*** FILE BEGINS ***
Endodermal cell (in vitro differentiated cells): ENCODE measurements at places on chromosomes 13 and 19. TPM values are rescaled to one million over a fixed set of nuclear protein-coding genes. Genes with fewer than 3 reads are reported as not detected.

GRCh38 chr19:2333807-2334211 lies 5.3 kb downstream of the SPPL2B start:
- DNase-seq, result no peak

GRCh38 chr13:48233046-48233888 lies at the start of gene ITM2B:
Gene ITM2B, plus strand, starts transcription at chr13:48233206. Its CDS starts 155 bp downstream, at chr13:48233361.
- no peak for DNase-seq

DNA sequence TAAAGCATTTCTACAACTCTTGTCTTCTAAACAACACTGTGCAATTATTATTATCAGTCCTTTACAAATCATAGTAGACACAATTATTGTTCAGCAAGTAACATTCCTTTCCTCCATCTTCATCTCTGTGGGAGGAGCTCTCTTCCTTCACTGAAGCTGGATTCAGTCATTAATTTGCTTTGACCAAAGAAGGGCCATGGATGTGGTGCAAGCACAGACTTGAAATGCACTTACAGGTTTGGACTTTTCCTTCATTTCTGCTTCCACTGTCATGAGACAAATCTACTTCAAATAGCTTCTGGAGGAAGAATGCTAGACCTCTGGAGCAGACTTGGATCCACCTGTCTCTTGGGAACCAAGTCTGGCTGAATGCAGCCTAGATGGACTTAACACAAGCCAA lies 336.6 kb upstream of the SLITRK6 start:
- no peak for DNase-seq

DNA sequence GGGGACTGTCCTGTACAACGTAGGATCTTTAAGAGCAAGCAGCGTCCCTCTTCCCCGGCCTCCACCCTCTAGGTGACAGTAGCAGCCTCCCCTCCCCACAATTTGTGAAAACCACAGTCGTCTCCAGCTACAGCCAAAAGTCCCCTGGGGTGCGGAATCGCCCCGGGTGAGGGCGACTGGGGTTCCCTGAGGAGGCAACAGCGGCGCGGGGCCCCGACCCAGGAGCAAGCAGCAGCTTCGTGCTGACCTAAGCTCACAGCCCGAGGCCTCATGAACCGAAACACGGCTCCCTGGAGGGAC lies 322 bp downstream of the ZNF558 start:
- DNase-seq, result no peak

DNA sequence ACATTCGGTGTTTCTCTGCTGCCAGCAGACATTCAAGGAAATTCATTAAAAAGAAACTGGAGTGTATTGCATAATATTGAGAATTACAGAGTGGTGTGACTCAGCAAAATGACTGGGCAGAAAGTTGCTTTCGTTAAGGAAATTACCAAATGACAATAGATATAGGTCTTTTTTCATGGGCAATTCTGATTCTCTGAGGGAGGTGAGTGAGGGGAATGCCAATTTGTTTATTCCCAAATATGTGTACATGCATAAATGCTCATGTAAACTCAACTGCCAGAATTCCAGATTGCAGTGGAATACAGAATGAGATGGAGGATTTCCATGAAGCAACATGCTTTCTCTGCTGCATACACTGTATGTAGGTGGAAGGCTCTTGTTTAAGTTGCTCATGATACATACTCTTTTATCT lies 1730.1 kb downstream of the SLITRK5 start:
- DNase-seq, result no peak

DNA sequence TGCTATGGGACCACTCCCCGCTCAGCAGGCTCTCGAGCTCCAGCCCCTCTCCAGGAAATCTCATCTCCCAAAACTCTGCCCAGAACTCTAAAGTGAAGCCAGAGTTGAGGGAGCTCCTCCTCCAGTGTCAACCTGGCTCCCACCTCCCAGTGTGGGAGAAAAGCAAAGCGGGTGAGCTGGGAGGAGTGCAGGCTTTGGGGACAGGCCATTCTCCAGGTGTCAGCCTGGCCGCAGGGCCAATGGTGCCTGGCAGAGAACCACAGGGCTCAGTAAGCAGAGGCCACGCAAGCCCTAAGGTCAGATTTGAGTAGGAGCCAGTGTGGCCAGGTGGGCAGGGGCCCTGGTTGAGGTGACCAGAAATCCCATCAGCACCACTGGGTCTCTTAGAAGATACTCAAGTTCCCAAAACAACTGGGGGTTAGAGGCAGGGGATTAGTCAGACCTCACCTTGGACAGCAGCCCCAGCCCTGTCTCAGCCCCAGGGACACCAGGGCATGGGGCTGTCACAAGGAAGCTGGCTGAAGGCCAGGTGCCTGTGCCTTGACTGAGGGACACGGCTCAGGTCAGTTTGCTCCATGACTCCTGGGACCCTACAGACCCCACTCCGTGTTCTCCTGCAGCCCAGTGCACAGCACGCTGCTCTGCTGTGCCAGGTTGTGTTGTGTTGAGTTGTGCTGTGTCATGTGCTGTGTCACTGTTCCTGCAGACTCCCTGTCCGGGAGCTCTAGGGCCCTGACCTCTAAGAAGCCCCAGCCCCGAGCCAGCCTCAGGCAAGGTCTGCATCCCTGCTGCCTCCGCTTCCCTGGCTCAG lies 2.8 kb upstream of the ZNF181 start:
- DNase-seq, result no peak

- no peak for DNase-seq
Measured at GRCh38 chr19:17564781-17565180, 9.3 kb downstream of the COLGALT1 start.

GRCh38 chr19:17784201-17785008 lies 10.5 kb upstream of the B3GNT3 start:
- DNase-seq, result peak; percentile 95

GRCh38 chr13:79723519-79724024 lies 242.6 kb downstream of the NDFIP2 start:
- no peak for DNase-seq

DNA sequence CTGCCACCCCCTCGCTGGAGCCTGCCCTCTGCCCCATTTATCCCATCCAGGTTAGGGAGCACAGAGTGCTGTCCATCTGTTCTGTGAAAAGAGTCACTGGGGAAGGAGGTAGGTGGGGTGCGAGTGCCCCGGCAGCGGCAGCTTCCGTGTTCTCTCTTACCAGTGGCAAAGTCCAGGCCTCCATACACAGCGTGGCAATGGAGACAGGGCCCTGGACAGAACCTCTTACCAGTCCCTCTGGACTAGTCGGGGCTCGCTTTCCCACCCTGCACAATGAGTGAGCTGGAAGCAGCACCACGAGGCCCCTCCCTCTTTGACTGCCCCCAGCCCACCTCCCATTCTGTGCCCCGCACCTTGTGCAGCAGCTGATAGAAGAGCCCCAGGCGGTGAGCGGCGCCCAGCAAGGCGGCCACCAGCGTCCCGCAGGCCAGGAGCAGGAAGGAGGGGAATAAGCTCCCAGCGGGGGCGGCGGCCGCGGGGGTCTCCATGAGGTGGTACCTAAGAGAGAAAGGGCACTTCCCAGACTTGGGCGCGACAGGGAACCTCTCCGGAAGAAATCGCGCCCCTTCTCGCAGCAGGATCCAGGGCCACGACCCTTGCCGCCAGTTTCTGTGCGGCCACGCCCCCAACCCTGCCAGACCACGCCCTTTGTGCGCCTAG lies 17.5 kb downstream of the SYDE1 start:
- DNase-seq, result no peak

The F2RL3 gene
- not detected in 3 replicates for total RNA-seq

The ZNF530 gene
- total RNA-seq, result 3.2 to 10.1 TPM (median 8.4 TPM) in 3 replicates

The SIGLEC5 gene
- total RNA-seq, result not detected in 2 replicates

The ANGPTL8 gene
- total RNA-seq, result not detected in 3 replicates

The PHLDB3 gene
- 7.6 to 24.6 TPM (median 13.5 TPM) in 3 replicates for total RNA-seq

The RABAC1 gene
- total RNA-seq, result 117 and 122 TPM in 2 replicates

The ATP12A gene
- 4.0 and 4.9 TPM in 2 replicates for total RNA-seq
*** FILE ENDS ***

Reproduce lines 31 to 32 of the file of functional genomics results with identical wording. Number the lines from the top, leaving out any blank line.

The PHLDB3 gene
- 7.6 to 24.6 TPM (median 13.5 TPM) in 3 replicates for total RNA-seq